“That’s true, Bhagwan, but millions in those countries suffered for decades before those regimes crumbled. I think many of us would rather fight and risk death than live like slaves or serfs.”

    Although I kept quiet, I agreed with the contrarian. It’s fine for the Bhagwan to imagine what should happen in a perfect world, but if his vision of Utopia ignores the imperfect nature of mankind, it can never be. It’ll eventually turn into another Soviet-style tyranny.

    Someone else raised her hand and asked, “So Bhagwan, are you suggesting that there should be no borders?”

    “There were no enforced borders until relatively recently in history,” the Bhagwan responded, “because there was little economic disparity. It wasn’t until the Industrial Revolution that border security became rigidly enforced.

    If the borders were suddenly thrust open today, there would be chaos in the industrialized countries which would cause suffering worldwide. Instead, measures should be taken to improve the economic status of Third World countries so that its citizens no longer need to emigrate to realize a higher standard of living. I already see that happening in parts of Asia and Central America.”

     

    Courtesy of Maxpixel.net.

    Courtesy of Maxpixel.net.

     

    Another student asked, “What is the worst crime anyone can commit, in your estimation?”

    “It depends on who we are talking about. The most deplorable crime that leaders can commit is to provoke disharmony. The 20th century was the deadliest in history because leaders succeeded in convincing the public to limit their identity and adopt an us-versus-them mentality.

    The most deplorable crime the people can commit is to believe leaders who promote limited identity. There’s always a hidden agenda which never works out for the people in the long run. We must broaden our identity, not narrow it. We have much more in common with the guy we’re shooting at than with our pampered leaders.

    Christ said, love your neighbor as yourself. We are all snowflakes sourced from the same ocean, and we shall all return there. Although others may look and think differently, we could have been born as them, and vice versa. When we hurt others, we hurt ourselves. If everyone experienced others as an extension of themselves, no one would go to war, we’d cooperate with one another. It doesn’t make sense to kill tomorrow’s friend because some third party has decided that he’s today’s enemy.

    This time, the crowd stood up and applauded.

    “I don’t see people cooperating much with one another, Bhagwan,” another student asked. “They seem more to be in competition with one another — everyone trying to outdo everyone else.”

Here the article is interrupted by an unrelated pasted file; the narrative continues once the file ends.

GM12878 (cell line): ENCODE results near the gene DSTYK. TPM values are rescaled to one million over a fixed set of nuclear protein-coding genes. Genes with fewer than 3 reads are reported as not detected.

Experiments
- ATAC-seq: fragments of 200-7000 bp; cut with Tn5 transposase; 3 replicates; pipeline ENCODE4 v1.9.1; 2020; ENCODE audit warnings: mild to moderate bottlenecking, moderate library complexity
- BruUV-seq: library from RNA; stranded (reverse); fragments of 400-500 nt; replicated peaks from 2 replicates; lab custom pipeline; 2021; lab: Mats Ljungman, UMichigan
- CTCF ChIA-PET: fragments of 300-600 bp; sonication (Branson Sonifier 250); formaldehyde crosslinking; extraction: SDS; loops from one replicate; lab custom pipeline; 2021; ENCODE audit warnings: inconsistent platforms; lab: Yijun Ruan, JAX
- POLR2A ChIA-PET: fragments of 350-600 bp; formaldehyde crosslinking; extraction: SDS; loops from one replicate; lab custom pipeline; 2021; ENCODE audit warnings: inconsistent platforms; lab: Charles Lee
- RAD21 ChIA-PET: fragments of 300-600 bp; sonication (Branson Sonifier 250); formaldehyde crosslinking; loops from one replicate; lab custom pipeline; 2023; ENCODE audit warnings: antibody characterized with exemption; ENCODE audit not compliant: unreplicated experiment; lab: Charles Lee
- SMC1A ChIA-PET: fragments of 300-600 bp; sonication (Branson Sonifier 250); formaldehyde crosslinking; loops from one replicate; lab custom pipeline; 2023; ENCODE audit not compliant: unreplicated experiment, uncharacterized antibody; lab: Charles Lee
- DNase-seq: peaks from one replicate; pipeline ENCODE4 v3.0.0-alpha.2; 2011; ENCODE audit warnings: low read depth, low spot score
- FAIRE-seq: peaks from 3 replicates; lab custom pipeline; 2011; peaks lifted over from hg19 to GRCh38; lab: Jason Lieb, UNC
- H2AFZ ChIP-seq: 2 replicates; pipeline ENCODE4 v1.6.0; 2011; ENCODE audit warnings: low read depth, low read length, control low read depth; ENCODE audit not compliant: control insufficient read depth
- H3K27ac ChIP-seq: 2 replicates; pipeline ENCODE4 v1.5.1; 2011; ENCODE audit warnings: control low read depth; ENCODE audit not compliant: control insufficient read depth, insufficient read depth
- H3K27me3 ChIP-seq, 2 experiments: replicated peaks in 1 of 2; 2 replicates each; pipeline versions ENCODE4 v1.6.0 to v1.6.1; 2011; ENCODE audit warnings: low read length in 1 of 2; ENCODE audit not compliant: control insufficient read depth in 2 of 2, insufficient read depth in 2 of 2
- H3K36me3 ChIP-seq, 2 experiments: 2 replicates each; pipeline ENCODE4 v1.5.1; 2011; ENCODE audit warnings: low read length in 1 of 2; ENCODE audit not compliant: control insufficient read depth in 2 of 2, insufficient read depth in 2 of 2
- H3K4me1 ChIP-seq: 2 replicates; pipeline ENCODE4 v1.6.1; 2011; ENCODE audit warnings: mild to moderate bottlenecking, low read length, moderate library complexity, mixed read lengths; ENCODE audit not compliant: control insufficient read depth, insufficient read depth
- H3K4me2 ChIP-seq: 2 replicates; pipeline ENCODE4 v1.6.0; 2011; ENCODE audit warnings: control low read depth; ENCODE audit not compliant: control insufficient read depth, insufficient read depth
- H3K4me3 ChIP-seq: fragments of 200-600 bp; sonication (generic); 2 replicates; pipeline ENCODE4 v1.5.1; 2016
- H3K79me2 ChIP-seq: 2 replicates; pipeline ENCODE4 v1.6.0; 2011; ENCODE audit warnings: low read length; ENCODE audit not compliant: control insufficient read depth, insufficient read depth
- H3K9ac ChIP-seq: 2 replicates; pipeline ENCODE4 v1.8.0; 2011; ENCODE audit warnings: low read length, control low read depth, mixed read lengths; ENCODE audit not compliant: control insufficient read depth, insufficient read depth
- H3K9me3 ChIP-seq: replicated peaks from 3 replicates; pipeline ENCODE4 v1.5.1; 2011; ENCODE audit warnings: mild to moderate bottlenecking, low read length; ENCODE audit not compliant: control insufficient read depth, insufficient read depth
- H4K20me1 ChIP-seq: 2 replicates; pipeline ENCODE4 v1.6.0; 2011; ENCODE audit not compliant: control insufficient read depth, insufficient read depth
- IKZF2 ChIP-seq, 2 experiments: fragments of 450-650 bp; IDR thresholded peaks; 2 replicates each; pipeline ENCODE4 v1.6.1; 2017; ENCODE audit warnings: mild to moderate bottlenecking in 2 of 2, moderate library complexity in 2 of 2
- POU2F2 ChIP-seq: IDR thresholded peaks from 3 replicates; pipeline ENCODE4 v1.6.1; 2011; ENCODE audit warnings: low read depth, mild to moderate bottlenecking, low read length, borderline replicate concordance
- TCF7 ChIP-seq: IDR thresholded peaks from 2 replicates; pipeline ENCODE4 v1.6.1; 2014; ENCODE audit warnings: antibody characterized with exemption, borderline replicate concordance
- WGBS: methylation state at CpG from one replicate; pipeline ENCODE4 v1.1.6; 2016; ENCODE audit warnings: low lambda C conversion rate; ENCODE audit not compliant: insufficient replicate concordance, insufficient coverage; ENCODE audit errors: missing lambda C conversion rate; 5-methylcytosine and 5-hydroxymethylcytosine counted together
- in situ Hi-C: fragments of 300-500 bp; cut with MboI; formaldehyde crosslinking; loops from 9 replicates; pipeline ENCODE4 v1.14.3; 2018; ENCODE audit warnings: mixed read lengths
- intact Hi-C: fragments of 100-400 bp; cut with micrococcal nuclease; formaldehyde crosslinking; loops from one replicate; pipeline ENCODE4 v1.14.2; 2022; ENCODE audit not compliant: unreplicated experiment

“That is largely the fault of the Western educational system,” he responded, “All that matters is who comes in first. Second place is laughingly termed the first loser. So only a tiny percentage of every schoolyard or campus consists of winners; the rest are all considered losers. For some, this is a crippling handicap which they never overcome psychologically. Others spend the rest of their lives scrambling to prove they are not losers. The cost of such effort is too high in terms of health, happiness, and family.

    Instead, we should teach our children that they all have different talents, and that just because theirs is unrecognized or unrealized, it doesn’t mean they are insignificant. History is full of ‘losers’ who’ve made huge contributions to the world. If everyone follows their passion, they’ll eventually be good at it and succeed. First or second place is of no consequence to them. What matters is to enjoy life. People who focus on that don’t over-value competition, and they tend to be much happier and healthier.”

    The first questioner raised his hand to confirm, “That’s right Bhagwan, the kids in some of the poorest villages I’ve visited seem to smile a lot more than the kids in wealthy American cities.”

    “They live for the moment, like we are meant to live,” the Bhagwan replied “They employ all of their senses to enjoy the world. Western kids are taught to see everything through the lens of their conditioning and education. Their intellect becomes their only tool. That’s fine for solving problems, but if you use your intellect exclusively to experience the world, you’ll miss out on most of its richness – just like if you use your eyes exclusively to experience a concert.”

    The contrarian put his arm up once again and stated, “Bhagwan, what you said makes perfect sense in theory, but in practice, I find it hard to believe that Utopian ideology will ever prevail over human nature.”

    “I know it’s a pipedream,” the Bhagwan replied, “but one thing is certain, if we don’t believe it’s possible, it will never happen. At one time, manned flight was considered a pipedream. Since then, we’ve landed on the moon. Anything is possible if we have faith.”

     

    Header image: Belle Fourche River, courtesy of Wikimedia Commons/Walter Siegmund.